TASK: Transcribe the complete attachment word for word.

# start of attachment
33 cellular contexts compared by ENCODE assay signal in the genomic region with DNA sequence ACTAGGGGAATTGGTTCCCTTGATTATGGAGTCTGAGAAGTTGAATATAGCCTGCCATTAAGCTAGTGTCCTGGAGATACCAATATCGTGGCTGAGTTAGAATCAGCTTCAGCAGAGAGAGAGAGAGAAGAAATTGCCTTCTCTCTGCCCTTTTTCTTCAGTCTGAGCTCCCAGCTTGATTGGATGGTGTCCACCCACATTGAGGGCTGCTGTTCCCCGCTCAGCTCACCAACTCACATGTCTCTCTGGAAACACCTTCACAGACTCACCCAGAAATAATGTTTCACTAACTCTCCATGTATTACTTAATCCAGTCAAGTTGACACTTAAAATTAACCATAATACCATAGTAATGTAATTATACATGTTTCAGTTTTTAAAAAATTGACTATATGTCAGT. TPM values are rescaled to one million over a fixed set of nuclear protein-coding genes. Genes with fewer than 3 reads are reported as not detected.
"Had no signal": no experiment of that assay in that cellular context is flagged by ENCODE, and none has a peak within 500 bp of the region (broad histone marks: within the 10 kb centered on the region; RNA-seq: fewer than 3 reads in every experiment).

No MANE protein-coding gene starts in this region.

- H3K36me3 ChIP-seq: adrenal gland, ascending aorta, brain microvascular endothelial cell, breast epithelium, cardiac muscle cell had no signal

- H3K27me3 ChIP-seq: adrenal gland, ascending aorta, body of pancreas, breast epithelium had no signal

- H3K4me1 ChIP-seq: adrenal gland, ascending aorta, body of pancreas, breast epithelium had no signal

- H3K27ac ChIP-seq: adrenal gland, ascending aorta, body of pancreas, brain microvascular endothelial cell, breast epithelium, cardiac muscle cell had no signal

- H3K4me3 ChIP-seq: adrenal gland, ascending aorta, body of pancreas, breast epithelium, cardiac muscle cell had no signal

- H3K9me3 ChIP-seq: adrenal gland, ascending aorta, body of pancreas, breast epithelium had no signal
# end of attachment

33 cellular contexts compared by ENCODE assay signal in the genomic region with DNA sequence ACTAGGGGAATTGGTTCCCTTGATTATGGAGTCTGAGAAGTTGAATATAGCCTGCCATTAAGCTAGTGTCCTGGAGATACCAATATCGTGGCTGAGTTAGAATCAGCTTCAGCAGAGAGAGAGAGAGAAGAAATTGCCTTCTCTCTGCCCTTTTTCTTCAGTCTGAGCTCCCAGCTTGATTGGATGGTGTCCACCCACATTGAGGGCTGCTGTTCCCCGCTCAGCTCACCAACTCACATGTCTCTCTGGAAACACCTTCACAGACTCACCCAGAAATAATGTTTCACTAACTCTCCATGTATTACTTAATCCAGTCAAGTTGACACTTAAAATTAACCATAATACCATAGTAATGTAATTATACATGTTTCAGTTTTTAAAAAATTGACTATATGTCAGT. TPM values are rescaled to one million over a fixed set of nuclear protein-coding genes. Genes with fewer than 3 reads are reported as not detected.
"Had no signal": no experiment of that assay in that cellular context is flagged by ENCODE, and none has a peak within 500 bp of the region (broad histone marks: within the 10 kb centered on the region; RNA-seq: fewer than 3 reads in every experiment).

No MANE protein-coding gene starts in this region.

- H3K36me3 ChIP-seq: adrenal gland, ascending aorta, brain microvascular endothelial cell, breast epithelium, cardiac muscle cell had no signal

- H3K27me3 ChIP-seq: adrenal gland, ascending aorta, body of pancreas, breast epithelium had no signal

- H3K4me1 ChIP-seq: adrenal gland, ascending aorta, body of pancreas, breast epithelium had no signal

- H3K27ac ChIP-seq: adrenal gland, ascending aorta, body of pancreas, brain microvascular endothelial cell, breast epithelium, cardiac muscle cell had no signal

- H3K4me3 ChIP-seq: adrenal gland, ascending aorta, body of pancreas, breast epithelium, cardiac muscle cell had no signal

- H3K9me3 ChIP-seq: adrenal gland, ascending aorta, body of pancreas, breast epithelium had no signal